Bartlett poses the question: if we did not have the Life, the edition of Tone’s diaries, journals and writings, edited by his son and published in Washington DC in 1826, would Tone’s reputation have flourished as it did? He concludes that his Argument on behalf of the Catholics of Ireland, the most crucial pamphlet of the decade, and it is not too much to say, one of the most important in Irish history, together with the surviving memoranda in the French archives, would probably have secured Tone’s place in the United Irish pantheon. But we do have the Life. We also have later abbreviated versions, such as R. Barry O’Brien’s nineteenth- and Seán Ó Faoláin’s twentieth-century editions. And, for reasons not hard to discern, the Life has sustained the reputation. Tone wrote with vigour, frankness and immediacy. He is revealed as a loyal friend, if a somewhat wayward husband, with a fondness for drink, and a fine sense of humour. On the subjects of women, of his in-laws, the Witheringtons, and of America, which he detested, but where in 1826 his widow had settled, he  was too frank for Matilda’s taste. The offending passages were thus expunged from the first edition. These  are now restored in the new Lilliput edition which sports a substantial introduction by Bartlett and, invaluably for students and researchers, a modern index.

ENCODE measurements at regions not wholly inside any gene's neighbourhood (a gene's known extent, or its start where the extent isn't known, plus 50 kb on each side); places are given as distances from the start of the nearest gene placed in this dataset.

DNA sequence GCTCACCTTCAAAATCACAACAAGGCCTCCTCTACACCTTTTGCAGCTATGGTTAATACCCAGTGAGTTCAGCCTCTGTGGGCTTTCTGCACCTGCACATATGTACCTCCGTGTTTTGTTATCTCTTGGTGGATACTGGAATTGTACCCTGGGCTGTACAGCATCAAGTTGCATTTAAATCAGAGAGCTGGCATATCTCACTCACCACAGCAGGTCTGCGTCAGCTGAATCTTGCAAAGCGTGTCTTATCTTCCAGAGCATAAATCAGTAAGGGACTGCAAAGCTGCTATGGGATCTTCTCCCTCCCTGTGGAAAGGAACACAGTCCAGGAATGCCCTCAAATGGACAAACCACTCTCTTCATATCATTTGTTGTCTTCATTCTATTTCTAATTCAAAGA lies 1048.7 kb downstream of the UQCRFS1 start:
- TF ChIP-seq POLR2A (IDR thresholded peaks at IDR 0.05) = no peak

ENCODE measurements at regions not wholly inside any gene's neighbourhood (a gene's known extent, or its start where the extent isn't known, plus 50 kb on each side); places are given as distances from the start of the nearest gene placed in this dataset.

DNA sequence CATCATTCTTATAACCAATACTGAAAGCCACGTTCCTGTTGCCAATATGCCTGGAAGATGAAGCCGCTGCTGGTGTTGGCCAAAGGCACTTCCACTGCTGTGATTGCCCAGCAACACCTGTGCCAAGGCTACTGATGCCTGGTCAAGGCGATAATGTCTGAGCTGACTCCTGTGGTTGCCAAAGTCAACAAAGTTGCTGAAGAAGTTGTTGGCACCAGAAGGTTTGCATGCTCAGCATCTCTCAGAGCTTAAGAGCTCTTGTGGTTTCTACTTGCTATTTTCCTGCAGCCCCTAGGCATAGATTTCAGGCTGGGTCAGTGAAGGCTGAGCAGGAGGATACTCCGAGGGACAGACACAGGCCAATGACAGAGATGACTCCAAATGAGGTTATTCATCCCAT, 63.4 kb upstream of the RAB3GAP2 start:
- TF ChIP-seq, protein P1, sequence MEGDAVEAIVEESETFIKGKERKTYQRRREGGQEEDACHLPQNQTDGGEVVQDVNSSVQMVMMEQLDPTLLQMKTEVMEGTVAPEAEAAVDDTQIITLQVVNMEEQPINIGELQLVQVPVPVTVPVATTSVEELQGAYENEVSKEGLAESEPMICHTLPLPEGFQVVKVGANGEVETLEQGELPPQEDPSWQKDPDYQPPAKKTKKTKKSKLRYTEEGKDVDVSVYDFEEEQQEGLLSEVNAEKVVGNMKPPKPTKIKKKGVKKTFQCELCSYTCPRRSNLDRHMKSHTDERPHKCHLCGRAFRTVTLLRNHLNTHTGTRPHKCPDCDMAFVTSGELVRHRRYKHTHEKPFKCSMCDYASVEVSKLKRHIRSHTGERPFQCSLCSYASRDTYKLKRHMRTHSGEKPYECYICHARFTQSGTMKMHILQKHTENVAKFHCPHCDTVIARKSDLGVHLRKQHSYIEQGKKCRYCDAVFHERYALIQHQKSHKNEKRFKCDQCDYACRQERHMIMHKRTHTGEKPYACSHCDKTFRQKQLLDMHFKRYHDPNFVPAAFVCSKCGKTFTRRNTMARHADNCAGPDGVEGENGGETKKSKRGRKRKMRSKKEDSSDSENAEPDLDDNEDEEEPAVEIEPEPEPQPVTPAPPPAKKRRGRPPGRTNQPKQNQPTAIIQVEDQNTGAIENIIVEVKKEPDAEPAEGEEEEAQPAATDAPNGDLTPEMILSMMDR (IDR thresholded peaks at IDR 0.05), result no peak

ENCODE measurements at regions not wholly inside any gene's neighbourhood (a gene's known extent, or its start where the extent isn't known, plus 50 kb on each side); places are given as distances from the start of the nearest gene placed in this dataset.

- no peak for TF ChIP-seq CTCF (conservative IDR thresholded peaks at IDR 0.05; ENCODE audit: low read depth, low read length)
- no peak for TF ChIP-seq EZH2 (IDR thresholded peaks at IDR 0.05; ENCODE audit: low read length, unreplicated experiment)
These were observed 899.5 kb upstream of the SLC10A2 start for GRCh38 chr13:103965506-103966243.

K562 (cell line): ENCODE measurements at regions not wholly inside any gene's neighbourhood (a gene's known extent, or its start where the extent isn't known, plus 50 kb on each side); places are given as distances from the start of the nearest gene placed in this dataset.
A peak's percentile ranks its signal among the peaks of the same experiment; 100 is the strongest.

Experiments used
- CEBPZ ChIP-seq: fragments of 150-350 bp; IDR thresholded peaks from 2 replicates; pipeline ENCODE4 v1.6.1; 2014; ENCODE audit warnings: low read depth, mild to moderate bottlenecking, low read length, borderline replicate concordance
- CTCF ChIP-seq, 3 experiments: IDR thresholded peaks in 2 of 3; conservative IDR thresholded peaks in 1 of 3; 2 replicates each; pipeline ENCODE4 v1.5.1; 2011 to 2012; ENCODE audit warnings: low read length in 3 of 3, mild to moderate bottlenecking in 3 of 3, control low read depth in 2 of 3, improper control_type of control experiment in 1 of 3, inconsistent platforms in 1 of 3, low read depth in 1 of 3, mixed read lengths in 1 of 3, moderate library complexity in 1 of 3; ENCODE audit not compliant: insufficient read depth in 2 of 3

In terms of the space devoted to him in historical writing, the unfortunate Mr Tone has fared better than any of his colleagues. This would have puzzled his contemporaries, because there were others equally famous at the time, such as James Napper Tandy and, above all, Lord Edward Fitzgerald. Lord Edward was memorialised in a suitably ‘romantic’ vein in Thomas Moore’s 1831 The Life and Death of Lord Edward Fitzgerald. Three other biographies followed, the last in 1955. Stella Tillyard’s fluently written and sprightly narrative, Citizen Lord, is not a rigorously crafted monograph on the model of Elliott’s Tone. It lists sources but does not have foot- or endnotes, for example, and professional historians will wince at the author’s occasional novelistic flourishes. Nevertheless it stands as the first properly researched, detailed account of that extraordinary life. The title, incidentally, is not merely pithy, but resonant, and succeeds in capturing the essential fact of the career it considers. Lord Edward provides a spectacular case-study of a type familiar in the 1790s: renegade young aristocrats, turned radical, republican or revolutionary. The United Irishmen Archibald Hamilton Rowan, Arthur O’Connor, Simon Butler (brother of Lord Mountgarret), and Lord Cloncurry’s son, Valentine Lawless, all conform to the pattern, and O’Connor and Lawless worked closely with Fitzgerald. The glib option would be to dismiss such aristocratic rebellion as ‘radical chic’. Matilda Tone later remarked that Lord Edward was ‘playing at revolution’. Another option would have been  to indulge in psycho babble about fathers and sons, or—Musgrave again—’disappointed ambition’. Tillyard, however, and for the most part, offers a resolutely political analysis. Lord Edward, she insists, must be understood as political in every fibre of his being.